John Paul II's Tomb, 5 Years Later
Now One of Rome's Most Visited Sites
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By Carmen Elena Villa
VATICAN CITY, APRIL 2, 2010 (Zenit.org).- Since 2005 when Pope John Paul II passed away, the Vatican grottoes where his tomb is found has become one of the most frequented tourist sites in Rome.
Officials at St. Peter's Basilica told ZENIT that an average of 12,000 people visit the tomb each day. It's open to the public from 9 a.m. to 5 in the evening (6 in the summer). Many pontiffs rest near John Paul II, not least on the list, the first Pontiff ever: St. Peter.
An announcer in several languages calls visitors to silence and recollection, reminding that the place is sacred.
The entrance to the grottoes is made from the right of St. Peter's. Tourists descending the stairs will also see remains of columns from the first basilica, built under Constantine in the years 326-333.
They will come across the tomb of Callistus III and then the tombs of Boniface VIII, Nicholas III, Innocence VII, Nicholas V, Paul II, Paul VI, Marcellus II, John Paul I and Innocence IX.
Some of the tombs show the image of the Pope buried there -- the same images that can be seen in St. Paul Outside the Walls, which is adorned with the portraits of the unbroken line of 266 popes.
In a recent visit to the tomb, this correspondent noted that the great majority arrive specifically to find John Paul II's resting place. Others, particularly older visitors, pause before the tombs of Paul VI and John Paul I. Some ask where John XXIII is found (since 2002, his resting place is in the basilica. John Paul II now rests where the Good Pope's tomb used to lie).
There is always a guard at John Paul II's tomb. He asks those who want to pause in prayer to move back to a roped-off space, leaving the passageway clear. Many come to leave flowers, rosaries, medals and other sacred items. Some just look with curiosity.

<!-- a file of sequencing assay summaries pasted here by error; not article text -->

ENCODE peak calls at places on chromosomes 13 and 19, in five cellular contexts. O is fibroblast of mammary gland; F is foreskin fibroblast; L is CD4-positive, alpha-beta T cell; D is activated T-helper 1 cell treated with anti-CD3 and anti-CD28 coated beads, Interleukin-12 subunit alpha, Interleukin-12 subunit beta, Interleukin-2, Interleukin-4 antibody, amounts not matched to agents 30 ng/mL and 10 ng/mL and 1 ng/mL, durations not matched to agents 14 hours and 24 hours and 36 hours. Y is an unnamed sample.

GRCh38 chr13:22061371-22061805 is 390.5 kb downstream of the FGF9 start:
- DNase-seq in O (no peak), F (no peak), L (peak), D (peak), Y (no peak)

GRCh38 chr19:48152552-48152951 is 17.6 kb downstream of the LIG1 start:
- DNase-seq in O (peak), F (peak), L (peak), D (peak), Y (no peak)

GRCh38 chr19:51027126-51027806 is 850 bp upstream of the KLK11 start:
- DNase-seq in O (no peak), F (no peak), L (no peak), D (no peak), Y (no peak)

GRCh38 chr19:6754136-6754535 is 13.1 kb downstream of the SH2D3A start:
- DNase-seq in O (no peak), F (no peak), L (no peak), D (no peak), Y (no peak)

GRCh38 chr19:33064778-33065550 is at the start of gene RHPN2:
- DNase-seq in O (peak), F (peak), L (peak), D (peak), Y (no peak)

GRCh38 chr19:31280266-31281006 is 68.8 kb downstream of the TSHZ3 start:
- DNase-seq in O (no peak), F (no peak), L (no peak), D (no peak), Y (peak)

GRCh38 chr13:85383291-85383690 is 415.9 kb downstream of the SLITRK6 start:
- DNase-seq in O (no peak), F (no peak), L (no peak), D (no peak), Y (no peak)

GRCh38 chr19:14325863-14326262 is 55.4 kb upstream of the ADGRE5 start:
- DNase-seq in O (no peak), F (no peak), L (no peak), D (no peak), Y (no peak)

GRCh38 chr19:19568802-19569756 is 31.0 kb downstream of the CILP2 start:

"Since John Paul II died, we've had to organize everything differently, due to the number of pilgrims who come every day from around the world," a custodian of the tomb explained to ZENIT. "There is not a single day in which a multitude doesn't come."
Previously, access to the grottoes was from within the basilica itself. There weren't clear signs and few descended. Today pilgrims come asking how to find the remains of the Polish Pope.
"I loved seeing it because this is the first time I've been here," one pilgrim from Spain told ZENIT, just after visiting the tomb. "I've always read and heard about him and I liked him a lot and it has moved me to see where he is buried. I loved the atmosphere and the attitudes of the people."
Another Spanish pilgrim told us that seeing the tomb was one of his principal goals in coming to Rome.
"I admire his simplicity and closeness with the people," he said. "It was too bad when he died because he was so important, because he left a mark in the history of Christianity and also in the history of the world."
An Argentinean pilgrim affirmed that she was excited to visit his resting place. "Seeing the tomb of John Paul II, the memory of his life came to my mind. He was a very simple person, human, close. It was a great sadness when he died, even though the Pope we now have is also a marvelous person."
So, amid the sacred music always playing in this space so as to favor recollection, the pilgrims recall and thank that Pontiff who died on an April 2 like today, accompanied by the prayers of tens of thousands of faithful in St. Peter's Square.
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On the Net:
Webcam of John Paul II's tomb: www.vaticanstate.va/EN/Monuments/webcam/index?cam=webcam2&testo=Tomba%20di%20Giovanni%20Paolo%20II